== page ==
Right now, in Gamestar Mechanic we are featuring the Scholastic What’s Your Story? Contest. This contests is open through August 1st and serves as part of the Start. Write. Now. Alliance for Young Writers and Artists initiative. This all leads up to the Scholastic Art and Writing Awards that open in September.
These days, the idea that games can tell effective stories is not exactly new. Now many teachers are using games with their students to deconstruct stories or game design to understand narrative development. But the art of telling stories through video games is still in its adolescence. This funny video by Extra Credits and Daniel Floyd gives some good examples of how storytelling and writing, in particular, are faring in the world of video game creation.
Keep in mind this video was made 4 years ago, and 4 years can make a lot of difference. There are three main points that Floyd makes in his piece that I feel are changing by the minute:
1. Mainstream consumers are beginning to pay attention to good writing. Since 2008 a number of smash hit video games have come out with exceptional writing, the most notable of which are the two most recent installations of Naughty Dog’s Uncharted series.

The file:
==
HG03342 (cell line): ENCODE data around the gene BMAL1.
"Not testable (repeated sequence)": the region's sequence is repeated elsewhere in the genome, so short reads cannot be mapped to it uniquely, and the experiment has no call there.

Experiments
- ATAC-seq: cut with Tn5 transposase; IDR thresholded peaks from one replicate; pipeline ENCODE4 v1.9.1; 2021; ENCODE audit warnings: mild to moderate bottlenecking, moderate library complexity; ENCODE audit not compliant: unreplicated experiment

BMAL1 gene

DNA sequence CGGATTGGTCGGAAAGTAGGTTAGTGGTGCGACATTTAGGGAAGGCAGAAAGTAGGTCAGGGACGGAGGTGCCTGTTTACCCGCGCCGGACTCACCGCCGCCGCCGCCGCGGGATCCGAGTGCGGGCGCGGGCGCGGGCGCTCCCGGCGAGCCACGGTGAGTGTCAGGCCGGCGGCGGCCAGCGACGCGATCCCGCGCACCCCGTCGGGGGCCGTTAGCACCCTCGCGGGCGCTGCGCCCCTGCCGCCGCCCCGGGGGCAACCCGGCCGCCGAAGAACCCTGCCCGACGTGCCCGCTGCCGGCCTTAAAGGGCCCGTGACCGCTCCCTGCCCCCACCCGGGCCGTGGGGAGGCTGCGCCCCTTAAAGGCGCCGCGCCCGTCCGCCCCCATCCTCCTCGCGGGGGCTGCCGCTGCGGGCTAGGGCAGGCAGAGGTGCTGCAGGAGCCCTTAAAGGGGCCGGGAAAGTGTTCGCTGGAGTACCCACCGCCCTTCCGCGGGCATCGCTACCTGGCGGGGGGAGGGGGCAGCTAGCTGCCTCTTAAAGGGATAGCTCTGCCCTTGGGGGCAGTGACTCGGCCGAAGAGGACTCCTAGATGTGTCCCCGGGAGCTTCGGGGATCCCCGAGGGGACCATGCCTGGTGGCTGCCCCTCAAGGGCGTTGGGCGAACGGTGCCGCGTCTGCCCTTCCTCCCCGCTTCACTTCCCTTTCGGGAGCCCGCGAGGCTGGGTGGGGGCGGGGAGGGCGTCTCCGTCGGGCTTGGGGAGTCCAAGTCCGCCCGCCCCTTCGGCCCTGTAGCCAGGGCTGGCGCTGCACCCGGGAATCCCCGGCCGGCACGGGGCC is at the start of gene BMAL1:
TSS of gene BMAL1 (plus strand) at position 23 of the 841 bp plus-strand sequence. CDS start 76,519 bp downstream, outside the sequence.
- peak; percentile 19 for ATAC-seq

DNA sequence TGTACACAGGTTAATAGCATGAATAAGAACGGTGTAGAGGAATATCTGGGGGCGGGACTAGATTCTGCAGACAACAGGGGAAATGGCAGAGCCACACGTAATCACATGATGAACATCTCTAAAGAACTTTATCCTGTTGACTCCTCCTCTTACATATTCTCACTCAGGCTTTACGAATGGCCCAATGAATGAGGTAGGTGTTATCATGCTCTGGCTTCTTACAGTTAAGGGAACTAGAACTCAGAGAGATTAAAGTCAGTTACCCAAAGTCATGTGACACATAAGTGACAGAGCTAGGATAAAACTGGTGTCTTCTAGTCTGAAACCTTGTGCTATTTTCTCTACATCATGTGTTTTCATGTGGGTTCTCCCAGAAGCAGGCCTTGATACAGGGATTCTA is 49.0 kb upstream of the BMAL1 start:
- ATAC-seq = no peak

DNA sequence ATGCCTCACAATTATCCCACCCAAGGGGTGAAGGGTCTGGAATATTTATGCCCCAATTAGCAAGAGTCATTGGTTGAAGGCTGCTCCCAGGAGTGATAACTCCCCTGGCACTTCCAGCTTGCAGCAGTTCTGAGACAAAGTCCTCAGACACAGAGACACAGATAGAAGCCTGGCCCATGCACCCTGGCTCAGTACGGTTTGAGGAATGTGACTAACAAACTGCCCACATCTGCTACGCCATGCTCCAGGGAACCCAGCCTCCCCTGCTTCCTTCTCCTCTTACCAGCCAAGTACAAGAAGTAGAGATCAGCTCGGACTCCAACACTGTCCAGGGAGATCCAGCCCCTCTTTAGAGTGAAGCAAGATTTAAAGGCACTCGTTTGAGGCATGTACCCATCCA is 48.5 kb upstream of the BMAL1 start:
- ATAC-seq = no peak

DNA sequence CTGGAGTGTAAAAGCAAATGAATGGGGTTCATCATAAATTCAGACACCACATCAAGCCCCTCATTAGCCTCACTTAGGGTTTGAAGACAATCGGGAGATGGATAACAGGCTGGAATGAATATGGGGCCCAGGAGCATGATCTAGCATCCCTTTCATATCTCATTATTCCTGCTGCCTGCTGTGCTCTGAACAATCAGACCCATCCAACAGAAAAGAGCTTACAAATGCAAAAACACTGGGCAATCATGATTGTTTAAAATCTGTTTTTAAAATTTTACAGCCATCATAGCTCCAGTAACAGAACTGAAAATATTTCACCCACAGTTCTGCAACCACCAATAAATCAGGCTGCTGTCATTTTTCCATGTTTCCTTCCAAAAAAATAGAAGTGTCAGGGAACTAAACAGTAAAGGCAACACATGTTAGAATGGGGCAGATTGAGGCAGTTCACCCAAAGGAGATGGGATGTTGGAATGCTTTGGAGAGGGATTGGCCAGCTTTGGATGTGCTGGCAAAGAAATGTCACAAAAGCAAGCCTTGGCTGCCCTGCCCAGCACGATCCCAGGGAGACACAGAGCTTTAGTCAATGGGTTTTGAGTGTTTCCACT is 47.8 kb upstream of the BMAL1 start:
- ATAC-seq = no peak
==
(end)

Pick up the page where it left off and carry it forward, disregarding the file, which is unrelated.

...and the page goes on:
2. Games are no longer only a consumer product. The implementation of games in education is picking up quickly as educators recognize the potential for games to teach. While there is a lot of buzz about games teaching Science, Technology, Engineering, and Math, teachers are also realizing the power of teaching narrative in games.
3. Writing is not always seen as the key element in game storytelling. As we are seeing in a lot of Indie Games, stories in games can be enthralling and rich with almost no writing at all. Check out the popular adventure games by Aminata Design for example.
While writing and storytelling in games may never be exactly the same to that in movies or books, games are certainly growing as a medium for narrative. Because we believe in the power of games to tell stories, and the power of game design to inspire youth to create narratives, we are featuring challenges like the Scholastic What’s Your Story? Contest. Can you tell a story through your game design? Give it a shot!